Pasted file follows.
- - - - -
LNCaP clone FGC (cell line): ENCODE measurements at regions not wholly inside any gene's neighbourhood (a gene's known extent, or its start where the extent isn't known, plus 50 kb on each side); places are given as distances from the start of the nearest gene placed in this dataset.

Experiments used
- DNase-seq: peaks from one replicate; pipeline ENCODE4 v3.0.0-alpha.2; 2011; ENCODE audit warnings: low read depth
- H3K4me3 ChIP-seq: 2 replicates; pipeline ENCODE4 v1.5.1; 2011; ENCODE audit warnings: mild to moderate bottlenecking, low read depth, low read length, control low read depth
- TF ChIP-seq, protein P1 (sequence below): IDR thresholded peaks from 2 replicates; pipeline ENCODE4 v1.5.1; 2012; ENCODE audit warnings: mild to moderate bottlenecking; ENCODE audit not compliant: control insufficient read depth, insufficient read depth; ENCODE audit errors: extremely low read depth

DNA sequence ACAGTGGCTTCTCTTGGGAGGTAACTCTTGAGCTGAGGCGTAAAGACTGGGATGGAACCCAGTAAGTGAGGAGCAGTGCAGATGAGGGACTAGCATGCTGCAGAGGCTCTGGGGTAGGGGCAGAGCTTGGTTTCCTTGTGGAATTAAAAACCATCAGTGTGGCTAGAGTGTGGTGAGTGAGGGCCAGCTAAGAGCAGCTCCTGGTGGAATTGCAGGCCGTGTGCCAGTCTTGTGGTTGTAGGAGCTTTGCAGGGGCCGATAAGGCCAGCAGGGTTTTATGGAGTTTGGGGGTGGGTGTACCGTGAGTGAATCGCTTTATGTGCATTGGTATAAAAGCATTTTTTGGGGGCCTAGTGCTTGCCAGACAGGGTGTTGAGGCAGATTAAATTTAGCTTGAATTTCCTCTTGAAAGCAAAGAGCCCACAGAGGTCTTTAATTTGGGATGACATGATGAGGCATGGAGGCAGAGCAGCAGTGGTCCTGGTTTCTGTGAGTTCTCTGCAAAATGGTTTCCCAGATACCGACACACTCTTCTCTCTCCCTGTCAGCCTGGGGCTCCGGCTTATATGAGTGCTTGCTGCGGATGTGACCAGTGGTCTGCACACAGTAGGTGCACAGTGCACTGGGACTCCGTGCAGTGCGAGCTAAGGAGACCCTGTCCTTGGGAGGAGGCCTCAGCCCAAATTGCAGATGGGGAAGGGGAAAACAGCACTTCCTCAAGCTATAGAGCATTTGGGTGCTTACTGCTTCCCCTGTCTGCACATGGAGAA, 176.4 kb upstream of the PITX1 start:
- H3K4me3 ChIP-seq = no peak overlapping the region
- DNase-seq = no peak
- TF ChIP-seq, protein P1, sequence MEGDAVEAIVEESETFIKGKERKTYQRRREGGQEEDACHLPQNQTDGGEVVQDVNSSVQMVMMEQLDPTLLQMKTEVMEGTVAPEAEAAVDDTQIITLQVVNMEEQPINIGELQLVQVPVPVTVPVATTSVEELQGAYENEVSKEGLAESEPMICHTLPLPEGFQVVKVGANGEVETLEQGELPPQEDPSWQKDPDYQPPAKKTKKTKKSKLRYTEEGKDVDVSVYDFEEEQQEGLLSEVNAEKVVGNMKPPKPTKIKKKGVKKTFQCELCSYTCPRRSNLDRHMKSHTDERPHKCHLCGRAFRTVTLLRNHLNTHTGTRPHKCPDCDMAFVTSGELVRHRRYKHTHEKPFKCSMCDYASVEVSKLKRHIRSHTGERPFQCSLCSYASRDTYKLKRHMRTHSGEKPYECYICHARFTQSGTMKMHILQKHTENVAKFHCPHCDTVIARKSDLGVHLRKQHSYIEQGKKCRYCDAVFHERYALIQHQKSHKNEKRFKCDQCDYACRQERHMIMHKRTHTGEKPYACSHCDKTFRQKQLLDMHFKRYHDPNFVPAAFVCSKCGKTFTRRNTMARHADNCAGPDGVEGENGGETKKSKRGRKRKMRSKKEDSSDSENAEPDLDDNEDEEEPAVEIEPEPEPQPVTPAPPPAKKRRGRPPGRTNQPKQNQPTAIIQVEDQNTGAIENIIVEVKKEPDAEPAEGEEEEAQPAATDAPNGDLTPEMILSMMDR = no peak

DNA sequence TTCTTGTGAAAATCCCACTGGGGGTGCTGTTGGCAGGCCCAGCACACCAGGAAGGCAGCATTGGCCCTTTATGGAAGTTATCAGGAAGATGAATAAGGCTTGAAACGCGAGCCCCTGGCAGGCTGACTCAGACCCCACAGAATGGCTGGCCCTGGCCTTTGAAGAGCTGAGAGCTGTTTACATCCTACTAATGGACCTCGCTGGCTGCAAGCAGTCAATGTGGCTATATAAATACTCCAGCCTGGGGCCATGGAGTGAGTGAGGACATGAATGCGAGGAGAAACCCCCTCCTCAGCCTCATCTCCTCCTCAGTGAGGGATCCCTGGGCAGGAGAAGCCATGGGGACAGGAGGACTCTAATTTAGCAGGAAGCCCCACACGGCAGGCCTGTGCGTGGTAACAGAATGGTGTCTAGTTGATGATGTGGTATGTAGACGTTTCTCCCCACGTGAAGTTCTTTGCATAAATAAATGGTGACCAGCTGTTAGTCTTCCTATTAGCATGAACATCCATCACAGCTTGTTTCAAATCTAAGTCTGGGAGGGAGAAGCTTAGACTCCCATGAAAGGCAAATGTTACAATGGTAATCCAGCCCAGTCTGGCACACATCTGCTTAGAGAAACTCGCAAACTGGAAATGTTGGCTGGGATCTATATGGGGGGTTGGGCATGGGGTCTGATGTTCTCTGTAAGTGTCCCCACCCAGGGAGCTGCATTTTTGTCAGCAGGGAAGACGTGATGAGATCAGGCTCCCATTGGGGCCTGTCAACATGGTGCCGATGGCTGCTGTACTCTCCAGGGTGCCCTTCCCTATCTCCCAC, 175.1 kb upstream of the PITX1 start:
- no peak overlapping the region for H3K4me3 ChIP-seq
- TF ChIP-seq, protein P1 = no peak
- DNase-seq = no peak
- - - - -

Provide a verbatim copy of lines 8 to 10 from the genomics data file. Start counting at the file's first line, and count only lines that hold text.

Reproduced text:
- DNase-seq = no peak
- TF ChIP-seq, protein P1, sequence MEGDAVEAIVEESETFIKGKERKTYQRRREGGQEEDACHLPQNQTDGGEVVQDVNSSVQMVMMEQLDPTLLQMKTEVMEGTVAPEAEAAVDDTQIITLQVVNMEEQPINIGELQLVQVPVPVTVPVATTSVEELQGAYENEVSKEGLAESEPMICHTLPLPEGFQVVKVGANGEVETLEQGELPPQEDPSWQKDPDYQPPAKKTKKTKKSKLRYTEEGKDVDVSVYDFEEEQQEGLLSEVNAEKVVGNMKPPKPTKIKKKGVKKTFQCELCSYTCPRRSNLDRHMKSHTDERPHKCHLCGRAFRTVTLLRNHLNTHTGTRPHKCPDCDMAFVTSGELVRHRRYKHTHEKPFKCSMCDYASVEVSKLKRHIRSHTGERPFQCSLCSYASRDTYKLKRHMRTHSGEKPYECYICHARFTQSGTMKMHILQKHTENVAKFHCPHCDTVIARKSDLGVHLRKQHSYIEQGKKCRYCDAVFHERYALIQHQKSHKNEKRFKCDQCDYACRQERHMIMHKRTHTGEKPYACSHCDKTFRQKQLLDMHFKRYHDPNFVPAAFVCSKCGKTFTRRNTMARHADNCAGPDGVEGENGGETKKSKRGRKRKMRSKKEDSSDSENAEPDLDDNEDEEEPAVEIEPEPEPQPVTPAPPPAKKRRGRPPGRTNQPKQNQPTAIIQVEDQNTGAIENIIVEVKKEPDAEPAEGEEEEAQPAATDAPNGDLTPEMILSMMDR = no peak

DNA sequence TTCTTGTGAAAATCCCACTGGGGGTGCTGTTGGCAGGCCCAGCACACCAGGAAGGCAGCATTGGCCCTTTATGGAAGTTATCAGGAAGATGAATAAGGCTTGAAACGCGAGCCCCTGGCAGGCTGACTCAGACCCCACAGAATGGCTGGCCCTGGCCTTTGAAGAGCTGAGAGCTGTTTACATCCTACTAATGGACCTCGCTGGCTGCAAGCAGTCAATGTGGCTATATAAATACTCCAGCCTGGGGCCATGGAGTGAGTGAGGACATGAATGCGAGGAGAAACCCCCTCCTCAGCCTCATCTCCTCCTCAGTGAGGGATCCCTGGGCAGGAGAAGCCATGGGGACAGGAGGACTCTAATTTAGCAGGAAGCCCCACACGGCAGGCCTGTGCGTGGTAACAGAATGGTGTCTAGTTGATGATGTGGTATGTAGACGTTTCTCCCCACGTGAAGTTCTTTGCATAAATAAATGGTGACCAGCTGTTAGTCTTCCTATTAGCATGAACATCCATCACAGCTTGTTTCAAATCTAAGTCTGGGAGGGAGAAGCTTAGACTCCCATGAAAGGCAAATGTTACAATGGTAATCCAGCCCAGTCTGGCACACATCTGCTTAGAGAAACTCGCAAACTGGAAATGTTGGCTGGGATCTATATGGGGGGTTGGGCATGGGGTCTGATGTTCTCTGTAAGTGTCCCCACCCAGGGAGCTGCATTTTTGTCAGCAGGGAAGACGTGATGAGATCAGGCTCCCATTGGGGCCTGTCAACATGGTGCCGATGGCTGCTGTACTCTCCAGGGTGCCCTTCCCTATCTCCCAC, 175.1 kb upstream of the PITX1 start: